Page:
The "kelp rafting project" eventually received National Science Foundation funding thanks to Dr. Fell. For 7 1/2 years we took our 26' launch, the K.V. (named after the school's founder, Keith Vosburg), scouted for drifting kelp, dragged the huge kelp rafts up into the boat, bagged them in black plastic trash bags and took them back to my ocean front lab. There my students combed the blades and stipes looking for critters (many of which fell off of course) and "dissected" the compacted kelp holdfasts to extricate all the critters within them. In all we sampled 109 different algal rafts and found at least 127 different species of marine invertebrates on them.
So what you might rightly ask? Can't these critters just crawl or swim over to the island? After all, they do live in the ocean. Well, if you are familiar with the San Pedro Channel, you know it gets extremely deep between here and there. It's a wee bit difficult for critters that live in shallower waters (say above 130 ft, the maximum recommended depth for recreational SCUBA diving) to crawl all the way down to the deep waters where the whale skeletons abound and then all the way up the slope to the island? Without a GPS system, that would be a remarkable task for a critter less than an inch long to undertake. Might even require several lifetimes to accomplish it. As for swimming over, how many of YOU have tried swimming over to the island? I didn't think so.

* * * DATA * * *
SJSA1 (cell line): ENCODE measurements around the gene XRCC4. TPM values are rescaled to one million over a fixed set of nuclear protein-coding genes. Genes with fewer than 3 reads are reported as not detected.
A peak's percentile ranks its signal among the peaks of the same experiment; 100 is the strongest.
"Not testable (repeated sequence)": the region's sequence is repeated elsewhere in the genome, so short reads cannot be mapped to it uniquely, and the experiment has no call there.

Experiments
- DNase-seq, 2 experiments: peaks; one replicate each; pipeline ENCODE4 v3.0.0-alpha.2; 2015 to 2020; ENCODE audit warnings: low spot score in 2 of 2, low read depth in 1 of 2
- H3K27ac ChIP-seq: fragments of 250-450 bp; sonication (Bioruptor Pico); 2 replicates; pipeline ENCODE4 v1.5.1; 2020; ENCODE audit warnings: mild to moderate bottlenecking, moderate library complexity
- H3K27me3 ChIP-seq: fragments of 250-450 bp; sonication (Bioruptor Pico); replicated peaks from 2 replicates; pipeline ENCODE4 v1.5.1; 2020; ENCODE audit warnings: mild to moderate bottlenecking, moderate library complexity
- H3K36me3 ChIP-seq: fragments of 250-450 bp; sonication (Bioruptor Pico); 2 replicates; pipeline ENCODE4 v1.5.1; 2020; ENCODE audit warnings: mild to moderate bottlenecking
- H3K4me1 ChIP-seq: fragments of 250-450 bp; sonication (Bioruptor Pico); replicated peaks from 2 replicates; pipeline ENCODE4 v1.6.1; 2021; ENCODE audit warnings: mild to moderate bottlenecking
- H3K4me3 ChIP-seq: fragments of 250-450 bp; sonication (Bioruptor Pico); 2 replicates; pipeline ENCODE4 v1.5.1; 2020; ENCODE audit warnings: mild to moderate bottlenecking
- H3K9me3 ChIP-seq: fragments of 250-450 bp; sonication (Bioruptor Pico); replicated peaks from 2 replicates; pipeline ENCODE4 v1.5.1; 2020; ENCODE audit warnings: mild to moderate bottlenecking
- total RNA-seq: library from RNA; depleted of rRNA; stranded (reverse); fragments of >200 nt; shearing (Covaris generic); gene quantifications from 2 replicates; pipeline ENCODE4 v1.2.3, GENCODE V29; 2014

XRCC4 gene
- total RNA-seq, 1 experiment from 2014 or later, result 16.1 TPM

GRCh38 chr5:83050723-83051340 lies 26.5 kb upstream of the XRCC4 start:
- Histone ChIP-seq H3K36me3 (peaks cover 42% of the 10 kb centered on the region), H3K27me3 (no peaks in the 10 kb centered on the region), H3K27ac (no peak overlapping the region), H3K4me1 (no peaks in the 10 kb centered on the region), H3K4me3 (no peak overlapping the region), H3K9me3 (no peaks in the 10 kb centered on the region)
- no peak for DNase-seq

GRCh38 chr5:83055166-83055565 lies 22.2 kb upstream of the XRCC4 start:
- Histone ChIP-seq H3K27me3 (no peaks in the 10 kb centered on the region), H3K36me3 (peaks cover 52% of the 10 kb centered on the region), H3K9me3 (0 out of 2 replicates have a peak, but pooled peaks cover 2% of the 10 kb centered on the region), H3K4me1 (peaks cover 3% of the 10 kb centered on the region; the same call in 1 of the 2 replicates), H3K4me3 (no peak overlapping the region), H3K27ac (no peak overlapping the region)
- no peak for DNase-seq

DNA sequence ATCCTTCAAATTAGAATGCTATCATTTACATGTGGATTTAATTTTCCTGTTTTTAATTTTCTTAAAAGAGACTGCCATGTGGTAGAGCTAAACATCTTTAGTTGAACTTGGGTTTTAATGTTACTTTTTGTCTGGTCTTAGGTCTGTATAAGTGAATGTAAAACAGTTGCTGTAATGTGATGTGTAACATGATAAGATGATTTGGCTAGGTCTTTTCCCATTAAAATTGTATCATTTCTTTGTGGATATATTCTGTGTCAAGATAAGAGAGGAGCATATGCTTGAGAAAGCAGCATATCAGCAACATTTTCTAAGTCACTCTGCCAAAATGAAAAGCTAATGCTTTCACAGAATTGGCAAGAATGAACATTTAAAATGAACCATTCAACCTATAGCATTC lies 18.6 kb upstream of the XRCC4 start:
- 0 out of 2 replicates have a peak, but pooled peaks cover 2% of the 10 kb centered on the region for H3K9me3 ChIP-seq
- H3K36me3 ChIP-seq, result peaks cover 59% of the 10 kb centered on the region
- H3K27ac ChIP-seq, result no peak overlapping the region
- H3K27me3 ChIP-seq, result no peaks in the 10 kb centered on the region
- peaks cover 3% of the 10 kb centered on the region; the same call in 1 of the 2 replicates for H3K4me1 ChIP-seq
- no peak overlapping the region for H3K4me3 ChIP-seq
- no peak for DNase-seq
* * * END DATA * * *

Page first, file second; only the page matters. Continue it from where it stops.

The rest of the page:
Okay, so you smart readers out there might remember that Dr. Bill has written frequently of the eggs and larvae that are released into the water column when many marine critters perform the... um... ultimate requirement for the population to survive. Yep, after the "wild thing" is completed, the eggs and larvae can drift in the plankton with the currents sometimes for periods of over a year. You get a lot of "sea miles" that way (although I don't think they are redeemable at Catalina Express). OK smarty, species that broadcast spawn and have reasonably long planktonic existence can make it to sunny Catalina just by floating with the moving water.
Those of you familiar with the cruise ships that have anchored off our beautiful coast know that there is a relatively new breed of such vessels. These are the cruising condos. Members of the 1% can purchase living space on such a majestic ship and join the cruise wherever they wish in its travels around the world. Actually I'm a member of the 1% myself... but I'm referring to the bottom 1%, not the top. The point I'm trying to make is that critters on a drifting kelp holdfast are kind of like the owners of these ocean-going condos. They just cruise along, hopefully with a decent view from their particular nook or cranny.